To the Truly Brave Women

1:00 AM

The world recently celebrated international women's day. I know there is a women's history month and there have been some pretty big women's movements of late like #metoo and the like. There has been a lot of talk about the bravery of women. Here are some of the women I've seen other people recently call brave:

  • Someone gets the spotlight because they were yet another victim sexually abuse
  • A star comes out that they are gay
  • A woman writes a blog post about how she is ditching a moral standard, and it goes viral
  • A woman calls herself brave for leaving a selfish (or narcissistic) husband and her friends pat her on the back and cheer
Some of the things I listed are not outright wrong things. However, I think that the people who have been the bravest I know have been the people who chose a harder path, one that didn't bring them any public applause. These are the women I would like to honor today.

Monica
It may be a bit cliche to put my mother on this list, but there is a good reason for this. You see, there are some women that the more I got to know them, the most disenchanted I became. The longer I live, the more in awe I stand of my mother. My mom was raised in a non-christian home with a verbally abusive father. While she shared a bond with her, her mother was bitter, and her advice was shallow or left her to figure out things on her own. While they stayed married, their marriage wasn't a good one. Her parents were emotionally distant from each other and their children.

At eighteen, she went off to school, and nineteen she married a guy that was everything her mother taught her to look for who ended up being abusive and cheated on her. At twenty she had a child that both her husband and her parents had told her to get rid of. She became a Christian at twenty-one and felt God had called her to stay in her increasingly difficult marriage. At twenty-two, her husband left her for another woman and divorced my mother.

Does all of this make my mother a brave woman? No, what she is now is what makes her brave. My mother bears many emotional scars from all she has been through. Yet, I have never heard her use them as an excuse for her behavior, not once. I have listened to many women talk about how they can't help how they react because of such-and-such a thing happened to them. My mother, while I know that some things that she did, especially in my early childhood, might have been from those scares, she never let them be an excuse. 

I would love to go on, but I think that I will end it there. 



Gloria
Gloria is a woman few people outside my corner of the world were privileged to know. I didn’t know her until I worked elections, but she became a dear friend, and her memory is still a powerful force in my life, even though she went to heaven in 2012. She was always smiling, always looking at the bright side of things, and even though I saw two women who also worked with me say harsh things toward her, she always had a gentle answer to turn them away. She was always talking about her blessings. It wasn’t until we were working our second election together that I found out how brave this woman was.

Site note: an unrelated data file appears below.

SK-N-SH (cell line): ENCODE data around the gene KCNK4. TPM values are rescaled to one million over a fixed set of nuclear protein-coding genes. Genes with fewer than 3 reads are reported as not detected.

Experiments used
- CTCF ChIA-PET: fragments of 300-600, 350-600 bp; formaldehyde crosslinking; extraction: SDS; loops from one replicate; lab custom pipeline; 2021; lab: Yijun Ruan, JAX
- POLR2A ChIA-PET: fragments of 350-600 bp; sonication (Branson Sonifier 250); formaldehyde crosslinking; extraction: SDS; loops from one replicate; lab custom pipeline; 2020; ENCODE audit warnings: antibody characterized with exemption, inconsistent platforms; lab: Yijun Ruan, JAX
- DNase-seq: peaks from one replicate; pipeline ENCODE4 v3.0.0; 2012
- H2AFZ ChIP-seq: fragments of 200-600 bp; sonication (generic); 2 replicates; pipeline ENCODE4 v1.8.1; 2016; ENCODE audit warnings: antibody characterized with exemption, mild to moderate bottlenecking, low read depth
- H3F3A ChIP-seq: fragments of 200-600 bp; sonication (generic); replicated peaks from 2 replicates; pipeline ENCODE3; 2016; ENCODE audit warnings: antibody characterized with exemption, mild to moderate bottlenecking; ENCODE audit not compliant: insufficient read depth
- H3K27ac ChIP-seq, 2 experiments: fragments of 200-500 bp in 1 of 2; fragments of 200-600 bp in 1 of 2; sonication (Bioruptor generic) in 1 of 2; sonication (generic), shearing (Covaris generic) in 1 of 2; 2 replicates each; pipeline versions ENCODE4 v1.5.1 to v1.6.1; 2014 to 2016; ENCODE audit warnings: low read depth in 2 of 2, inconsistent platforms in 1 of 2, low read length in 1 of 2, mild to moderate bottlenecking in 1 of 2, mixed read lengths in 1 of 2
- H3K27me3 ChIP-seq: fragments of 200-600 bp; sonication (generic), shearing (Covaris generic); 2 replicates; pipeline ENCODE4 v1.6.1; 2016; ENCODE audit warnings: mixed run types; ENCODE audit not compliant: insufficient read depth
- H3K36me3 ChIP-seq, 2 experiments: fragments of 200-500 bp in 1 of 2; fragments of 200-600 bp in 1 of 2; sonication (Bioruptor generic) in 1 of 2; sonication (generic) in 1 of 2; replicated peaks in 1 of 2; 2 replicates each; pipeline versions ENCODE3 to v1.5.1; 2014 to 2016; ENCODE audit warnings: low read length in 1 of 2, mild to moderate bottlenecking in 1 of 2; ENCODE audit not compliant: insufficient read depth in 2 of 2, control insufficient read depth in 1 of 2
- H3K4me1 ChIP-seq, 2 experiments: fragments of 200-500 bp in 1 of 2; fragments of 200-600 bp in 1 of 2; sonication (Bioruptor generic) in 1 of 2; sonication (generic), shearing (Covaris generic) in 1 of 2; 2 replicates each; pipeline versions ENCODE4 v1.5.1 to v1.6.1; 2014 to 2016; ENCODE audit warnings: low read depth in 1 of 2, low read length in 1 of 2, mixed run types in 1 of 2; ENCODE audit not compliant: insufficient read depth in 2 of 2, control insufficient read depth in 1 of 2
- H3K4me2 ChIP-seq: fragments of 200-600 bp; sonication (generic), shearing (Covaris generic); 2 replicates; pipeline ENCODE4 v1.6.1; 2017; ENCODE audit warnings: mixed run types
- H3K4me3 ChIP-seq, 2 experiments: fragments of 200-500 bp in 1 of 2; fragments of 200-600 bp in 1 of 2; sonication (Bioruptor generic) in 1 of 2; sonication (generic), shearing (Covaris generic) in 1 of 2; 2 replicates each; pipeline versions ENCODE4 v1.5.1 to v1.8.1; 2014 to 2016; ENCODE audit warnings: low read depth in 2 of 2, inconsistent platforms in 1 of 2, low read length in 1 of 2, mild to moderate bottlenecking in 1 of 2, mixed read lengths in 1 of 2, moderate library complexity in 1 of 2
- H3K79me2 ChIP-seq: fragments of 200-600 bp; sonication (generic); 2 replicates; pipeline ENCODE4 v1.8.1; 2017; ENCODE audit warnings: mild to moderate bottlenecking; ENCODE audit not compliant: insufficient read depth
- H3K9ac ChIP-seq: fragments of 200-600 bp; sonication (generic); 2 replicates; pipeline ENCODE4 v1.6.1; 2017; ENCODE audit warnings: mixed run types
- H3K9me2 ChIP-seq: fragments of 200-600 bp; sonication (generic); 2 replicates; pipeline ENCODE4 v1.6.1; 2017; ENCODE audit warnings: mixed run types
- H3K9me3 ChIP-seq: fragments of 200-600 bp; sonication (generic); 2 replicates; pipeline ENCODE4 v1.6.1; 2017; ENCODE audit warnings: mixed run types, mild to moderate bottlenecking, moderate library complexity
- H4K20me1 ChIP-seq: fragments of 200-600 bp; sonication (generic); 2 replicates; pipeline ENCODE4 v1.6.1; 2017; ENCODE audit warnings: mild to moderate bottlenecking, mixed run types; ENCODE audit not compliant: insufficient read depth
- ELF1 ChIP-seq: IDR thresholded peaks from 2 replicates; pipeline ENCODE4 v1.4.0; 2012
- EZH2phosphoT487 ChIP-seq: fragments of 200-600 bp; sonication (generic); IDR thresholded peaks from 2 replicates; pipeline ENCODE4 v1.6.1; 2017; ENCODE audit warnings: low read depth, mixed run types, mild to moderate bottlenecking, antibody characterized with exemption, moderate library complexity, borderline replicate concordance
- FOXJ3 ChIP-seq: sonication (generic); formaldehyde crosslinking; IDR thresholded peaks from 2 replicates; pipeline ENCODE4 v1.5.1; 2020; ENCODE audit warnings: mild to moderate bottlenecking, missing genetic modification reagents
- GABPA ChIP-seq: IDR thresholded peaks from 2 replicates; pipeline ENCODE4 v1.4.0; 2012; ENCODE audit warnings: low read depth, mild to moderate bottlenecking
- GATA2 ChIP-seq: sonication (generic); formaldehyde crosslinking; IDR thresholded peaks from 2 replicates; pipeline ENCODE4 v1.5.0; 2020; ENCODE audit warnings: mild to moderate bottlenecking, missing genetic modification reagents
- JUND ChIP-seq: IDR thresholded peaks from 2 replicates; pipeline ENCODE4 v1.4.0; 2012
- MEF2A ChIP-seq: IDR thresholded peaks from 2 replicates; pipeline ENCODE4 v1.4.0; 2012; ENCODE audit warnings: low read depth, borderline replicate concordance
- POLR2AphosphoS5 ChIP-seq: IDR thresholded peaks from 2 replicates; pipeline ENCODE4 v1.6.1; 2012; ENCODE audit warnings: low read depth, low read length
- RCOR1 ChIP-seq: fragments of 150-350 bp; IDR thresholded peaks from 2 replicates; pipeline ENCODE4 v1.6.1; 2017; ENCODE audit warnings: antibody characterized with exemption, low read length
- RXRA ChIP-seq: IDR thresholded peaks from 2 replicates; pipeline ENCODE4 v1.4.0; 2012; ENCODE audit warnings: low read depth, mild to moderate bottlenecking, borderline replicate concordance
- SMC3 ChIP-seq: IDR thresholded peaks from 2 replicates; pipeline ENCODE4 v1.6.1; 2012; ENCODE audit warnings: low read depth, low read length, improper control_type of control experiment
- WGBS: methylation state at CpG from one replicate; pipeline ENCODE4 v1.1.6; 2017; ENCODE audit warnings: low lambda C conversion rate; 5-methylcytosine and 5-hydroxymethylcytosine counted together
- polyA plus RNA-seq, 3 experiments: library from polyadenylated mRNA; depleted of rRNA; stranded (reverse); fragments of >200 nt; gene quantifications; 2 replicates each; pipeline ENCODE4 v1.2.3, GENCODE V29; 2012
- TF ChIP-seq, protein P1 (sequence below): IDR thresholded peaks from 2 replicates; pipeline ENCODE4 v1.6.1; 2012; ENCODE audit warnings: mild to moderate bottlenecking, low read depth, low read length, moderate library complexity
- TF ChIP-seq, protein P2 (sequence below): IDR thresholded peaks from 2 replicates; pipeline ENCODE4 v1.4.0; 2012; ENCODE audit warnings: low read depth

Gloria lived in constant pain. The doctors couldn’t figure out what was going on, at least with the limited testing her insurance would allow. She had grown up in the house with an alcoholic father who abused her mother. Her husband, before he came to a saving faith, had also struggled with alcoholism and verbal abuse. She had a daughter she took to the doctor, the doctor said she was overreacting, and the daughter died in her arms that night. Her life was far from a bed of roses. Yet, she was always smiling, always looking for ways to bless people, and always talking about the goodness of God. I’m still humbled by this woman’s example of a life so wholly surrendered to the father that she forgave those who had wronged her from the heart and lived life with a smile, even as Leukemia tore at her body in the last days. 

Perry, Kandace, and the moms like them
                         

When mothers gather around at church, they will often recite the problems of their children. In a world that keeps repeating that motherhood is hard and pretty much the worst job ever, these two and others like them (ahem like my mom) refuse to play that game. Yes, they are honest that being a mom isn't all fun and games, but they take joy in it. Most of what they talk about are the good, the fun, and the poignant moments of being a mommy. In a world that pressures them to be negative about their job, they remain honest but positive.

Elisabeth, Lea, and others like them

As I talked about on Valentine’s day, being single has been a little harder the last few months. Yet, I have older sisters in the faith that I have watched for the last few years. They are honest about their longings, disappointments, and tears. Yet, they refuse to give up their ideals. They still pursue God with passion. They don’t see their singleness as a broken promise, but as God’s best for them even when it doesn’t feel like it. In a culture that looks down on those who don’t have a significant other, these ladies are the truly brave ones. I pray that I can follow their example, as they follow Christ.


These are truly brave women. They live their lives, unseen by the world, quietly doing what God has called them to. The news media doesn't show up to get their story. There isn't a hashtag celebrating their daily courage to live counterculture. In fact, there are many who mock them, criticize their choices, and try to shame them.

Who are the brave women in your life?

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